CAPC Definition of “Amateur”
Historically, one of the first challenges of the CAPC was to define the word “amateur” as it related to “amateur pianists”. The following was used to clarify the meaning of the word “amateur”.
The word ‘amateur’ is derived from the Latin word ‘amo’ which means ‘to love’. PianoForte Foundation has defined ‘amateur pianist’ to mean an enthusiastic pursuer of piano playing for pleasure and dedication to the instrument and its repertoire, rather than for professional pursuits or financial benefits.
The Chicago Amateur Competition (CAPC) was founded in 2009 by the Pianoforte Foundation, with the first event taking place in June 2010. It is a biennial competition, held in Chicago during the summer of “even years”. The goal of this competition has been to gradually transition it into an “International event” for outstanding amateur pianists accepting outstanding amateurs from around the globe.
Thus the CAPC has developed uniquely different and enriched programtracks of events at each competition which, in turn, guarantees participants new and exciting challenges every two years.
The CAPC was initially modeled after the earlier successful Van Cliburn and Boston competitions. However, there have been several unique characteristics of this competition as it has evolved.
- In addition to a solo piano competition, the 2012 and 2014 competitions included a concerto competition, in which winners performed a concerto movement with the Chicago Youth Symphony Orchestra.
- In 2014, the CAPC instituted a “two track” classical solo system, whereby competitors could choose to perform only 2 rounds rather than the standard 3 rounds. This appealed to amateur pianists with a more limited repertory.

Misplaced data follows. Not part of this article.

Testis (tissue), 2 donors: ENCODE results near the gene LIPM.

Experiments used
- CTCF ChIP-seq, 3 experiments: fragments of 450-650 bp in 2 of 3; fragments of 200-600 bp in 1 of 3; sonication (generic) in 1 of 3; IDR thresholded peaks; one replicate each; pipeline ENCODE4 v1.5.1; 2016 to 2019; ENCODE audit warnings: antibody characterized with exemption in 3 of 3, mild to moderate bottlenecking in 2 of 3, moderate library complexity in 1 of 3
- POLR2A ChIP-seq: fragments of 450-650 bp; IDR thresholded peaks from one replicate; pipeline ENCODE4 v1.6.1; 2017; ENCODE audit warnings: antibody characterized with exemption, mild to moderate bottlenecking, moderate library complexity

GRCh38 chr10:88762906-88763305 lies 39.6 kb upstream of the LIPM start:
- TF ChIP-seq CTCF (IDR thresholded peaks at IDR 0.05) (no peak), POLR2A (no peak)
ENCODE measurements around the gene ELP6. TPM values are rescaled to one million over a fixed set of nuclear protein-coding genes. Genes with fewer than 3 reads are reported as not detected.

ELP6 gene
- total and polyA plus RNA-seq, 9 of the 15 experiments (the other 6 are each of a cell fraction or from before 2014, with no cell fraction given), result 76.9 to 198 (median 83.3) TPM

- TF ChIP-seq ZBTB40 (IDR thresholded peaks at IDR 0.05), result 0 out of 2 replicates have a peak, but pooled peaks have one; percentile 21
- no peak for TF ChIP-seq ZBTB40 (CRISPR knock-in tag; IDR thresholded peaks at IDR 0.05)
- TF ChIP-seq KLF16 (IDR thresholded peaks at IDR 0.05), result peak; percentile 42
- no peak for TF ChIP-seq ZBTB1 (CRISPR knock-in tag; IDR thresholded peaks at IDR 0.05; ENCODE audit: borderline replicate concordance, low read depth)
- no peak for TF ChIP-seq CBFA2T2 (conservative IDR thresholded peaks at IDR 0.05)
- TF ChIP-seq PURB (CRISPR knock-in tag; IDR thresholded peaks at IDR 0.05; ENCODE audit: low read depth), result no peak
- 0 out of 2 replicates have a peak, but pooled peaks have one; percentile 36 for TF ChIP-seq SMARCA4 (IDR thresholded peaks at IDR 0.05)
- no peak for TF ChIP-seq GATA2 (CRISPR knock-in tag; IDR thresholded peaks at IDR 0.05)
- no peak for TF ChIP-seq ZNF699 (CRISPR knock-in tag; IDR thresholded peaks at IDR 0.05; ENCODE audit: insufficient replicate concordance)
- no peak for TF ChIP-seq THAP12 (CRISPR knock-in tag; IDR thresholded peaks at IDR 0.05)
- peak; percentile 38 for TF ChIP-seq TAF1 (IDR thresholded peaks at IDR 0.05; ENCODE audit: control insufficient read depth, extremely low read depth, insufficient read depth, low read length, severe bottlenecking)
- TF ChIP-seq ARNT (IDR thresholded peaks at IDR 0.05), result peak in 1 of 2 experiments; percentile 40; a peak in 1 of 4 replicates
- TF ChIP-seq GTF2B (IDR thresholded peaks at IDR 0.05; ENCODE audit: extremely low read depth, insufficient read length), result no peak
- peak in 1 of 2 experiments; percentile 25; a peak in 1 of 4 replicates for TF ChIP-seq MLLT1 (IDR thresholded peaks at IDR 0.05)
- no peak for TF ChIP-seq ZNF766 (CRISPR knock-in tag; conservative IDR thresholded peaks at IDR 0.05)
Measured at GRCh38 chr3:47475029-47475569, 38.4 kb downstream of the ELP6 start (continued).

- In 2016, CAPC will include for the first time at an amateur competition a “modern track”, in which competitors can perform non-classical styles such as jazz, blues, salsa, etc..
History of Amateur Piano Competitions
The first amateur competition, the Concours des Grands Amateurs de Piano, was begun in 1989 by Gérard Bekerman. A decade later the Van Cliburn Foundation instituted the International Piano Competition for Outstanding Amateurs, which is held in Fort Worth Texas. Shortly thereafter Robert Finley founded the Boston Piano Competition for Outstanding Amateurs. There have been many more competitions since – in the US, amateur competitions are held in Washington, Colorado, and Seattle, in addition to Chicago. All of these competitions are designed for top-level amateurs.
Competitors come from all walks of life – doctors, office workers, lawyers, students, pensioners, engineers, to name just a few. Most have an age limit of 30yrs or older so competitors will not be competing against young students but rather people that have pursued a career other than music yet continued a passion for the piano.
The Future of CAPC
As the CAPC moves towards becoming a world class amateur piano competition, it strives to engage judges and competitors from around the world while maintaining a connectivity with Chicago. We seek to extend opportunities for competitors with stronger platforms every two years that will engage amateur pianists, audiences and music lovers long into the future.